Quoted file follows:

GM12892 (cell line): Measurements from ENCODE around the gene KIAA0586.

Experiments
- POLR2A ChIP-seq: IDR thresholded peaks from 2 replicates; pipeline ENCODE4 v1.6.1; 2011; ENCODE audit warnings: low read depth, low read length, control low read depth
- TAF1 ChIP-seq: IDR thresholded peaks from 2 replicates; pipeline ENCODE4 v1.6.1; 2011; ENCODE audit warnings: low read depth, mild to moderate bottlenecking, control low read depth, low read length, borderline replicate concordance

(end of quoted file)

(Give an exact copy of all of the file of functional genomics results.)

GM12892 (cell line): Measurements from ENCODE around the gene KIAA0586.

Experiments
- POLR2A ChIP-seq: IDR thresholded peaks from 2 replicates; pipeline ENCODE4 v1.6.1; 2011; ENCODE audit warnings: low read depth, low read length, control low read depth
- TAF1 ChIP-seq: IDR thresholded peaks from 2 replicates; pipeline ENCODE4 v1.6.1; 2011; ENCODE audit warnings: low read depth, mild to moderate bottlenecking, control low read depth, low read length, borderline replicate concordance